¶14 It is our conclusion that under the circumstances in the instant case the negligence of Kinchen merely furnished a condition by which the injury was possible, and the subsequent independent acts of Brazile caused the injury.
¶15 Plaintiff contends that the negligence of Kinchen and the acts of Brazile concurred to produce the plaintiff's injury, and the negligence of Kinchen was the proximate cause of the injury. We do not agree. The negligence of Kinchen merely furnished a condition by which the injury was possible and the injury resulted from the intervening and unrelated acts of Brazile in backing his car at a high rate of speed for a distance of about 100 feet. It is our opinion that the injury could not have been foreseen nor reasonably anticipated as the probable result of Kinchen stopping his car in the street. Not only could the action of Brazile not be foreseen, but it was the sole and only cause of the collision and therefore the proximate cause.
¶16 Plaintiff cites Cleveland v. Stanley, 155 Okl. 272, 9 P.2d 10, to sustain the contention that Kinchen should have foreseen that the injury to plaintiff was liable to be produced by his act of stopping in the street. The facts are not the same. In the cited case the driver of a motor truck, loaded with hay, stopped the truck on the paved highway and permitted it to remain there after dark without lights on the rear end. Plaintiff was driving his car on the highway, approaching the truck from the rear, and collided with the truck's rear. We said that it could not be said as a matter of law that a person of ordinary intelligence, under these circumstances, would not have foreseen that such a collision was liable to be produced. In the present case it was daylight and Kinchen's car was struck by a car backing at a high rate of speed toward the front of the Kinchen car.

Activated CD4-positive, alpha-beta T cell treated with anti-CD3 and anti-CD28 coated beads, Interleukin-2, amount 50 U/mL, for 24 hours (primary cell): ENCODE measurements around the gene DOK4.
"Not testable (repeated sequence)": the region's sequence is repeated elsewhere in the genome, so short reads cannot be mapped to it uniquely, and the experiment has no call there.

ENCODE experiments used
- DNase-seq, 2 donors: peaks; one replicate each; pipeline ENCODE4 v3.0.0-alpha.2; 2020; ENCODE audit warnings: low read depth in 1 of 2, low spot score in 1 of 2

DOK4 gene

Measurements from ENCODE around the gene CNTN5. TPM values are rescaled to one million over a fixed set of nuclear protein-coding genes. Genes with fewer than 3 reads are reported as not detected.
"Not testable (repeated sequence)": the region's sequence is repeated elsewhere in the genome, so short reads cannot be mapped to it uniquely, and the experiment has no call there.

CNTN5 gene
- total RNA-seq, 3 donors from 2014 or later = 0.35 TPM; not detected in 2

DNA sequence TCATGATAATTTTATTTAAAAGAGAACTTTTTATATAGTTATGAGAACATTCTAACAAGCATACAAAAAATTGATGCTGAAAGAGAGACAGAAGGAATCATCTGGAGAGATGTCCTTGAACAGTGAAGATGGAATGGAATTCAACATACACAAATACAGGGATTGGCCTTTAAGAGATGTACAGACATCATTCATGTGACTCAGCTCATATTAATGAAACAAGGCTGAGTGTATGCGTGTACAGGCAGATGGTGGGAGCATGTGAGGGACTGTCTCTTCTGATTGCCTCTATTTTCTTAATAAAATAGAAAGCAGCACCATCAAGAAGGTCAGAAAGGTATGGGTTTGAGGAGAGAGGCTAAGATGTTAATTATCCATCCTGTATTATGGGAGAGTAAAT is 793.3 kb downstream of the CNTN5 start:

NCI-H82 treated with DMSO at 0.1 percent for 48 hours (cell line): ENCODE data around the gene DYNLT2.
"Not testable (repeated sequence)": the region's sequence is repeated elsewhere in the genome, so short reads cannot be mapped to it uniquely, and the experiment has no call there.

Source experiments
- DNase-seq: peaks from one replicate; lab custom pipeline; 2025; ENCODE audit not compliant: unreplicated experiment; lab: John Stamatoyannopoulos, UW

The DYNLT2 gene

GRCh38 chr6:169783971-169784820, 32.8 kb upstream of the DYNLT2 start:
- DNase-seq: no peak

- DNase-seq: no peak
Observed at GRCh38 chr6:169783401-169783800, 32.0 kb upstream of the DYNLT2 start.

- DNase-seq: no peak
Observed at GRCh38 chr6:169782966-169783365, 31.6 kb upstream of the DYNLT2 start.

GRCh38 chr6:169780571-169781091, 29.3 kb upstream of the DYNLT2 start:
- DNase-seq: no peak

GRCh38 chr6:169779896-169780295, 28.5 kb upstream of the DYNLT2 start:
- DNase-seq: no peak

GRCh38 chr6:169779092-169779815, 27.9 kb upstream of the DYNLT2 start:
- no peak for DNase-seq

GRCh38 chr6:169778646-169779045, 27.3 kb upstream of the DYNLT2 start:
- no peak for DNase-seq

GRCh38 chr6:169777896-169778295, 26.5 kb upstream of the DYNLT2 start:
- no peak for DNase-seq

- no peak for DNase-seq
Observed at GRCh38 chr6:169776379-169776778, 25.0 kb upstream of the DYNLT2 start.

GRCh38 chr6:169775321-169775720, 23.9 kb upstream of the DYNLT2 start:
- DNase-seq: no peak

¶17 In Cheatham v. Van Dalsem, supra, we stated that where the admitted facts fail to show a causal connection between the act of negligence and the injury alleged to have resulted therefrom, the existence of proximate cause is a question of law for the court.
¶18 We can only conclude from the evidence that while Kinchen may have been negligent in stopping his car in the street, it is not shown that such act was the proximate cause of the injury. The evidence does not show a causal connection between Kitchen's act and plaintiff's injury. Under the admitted facts the determination of proximate cause was a question of law and the court did not err in sustaining the defendant Kinchen's demurrer to plaintiff's evidence.
¶20 JACKSON, C.J., IRWIN, V.C.J., and WILLIAMS, BLACKBIRD, BERRY, LAVENDER and McINERNEY, JJ., concur.
¶21 HODGES, J., dissents.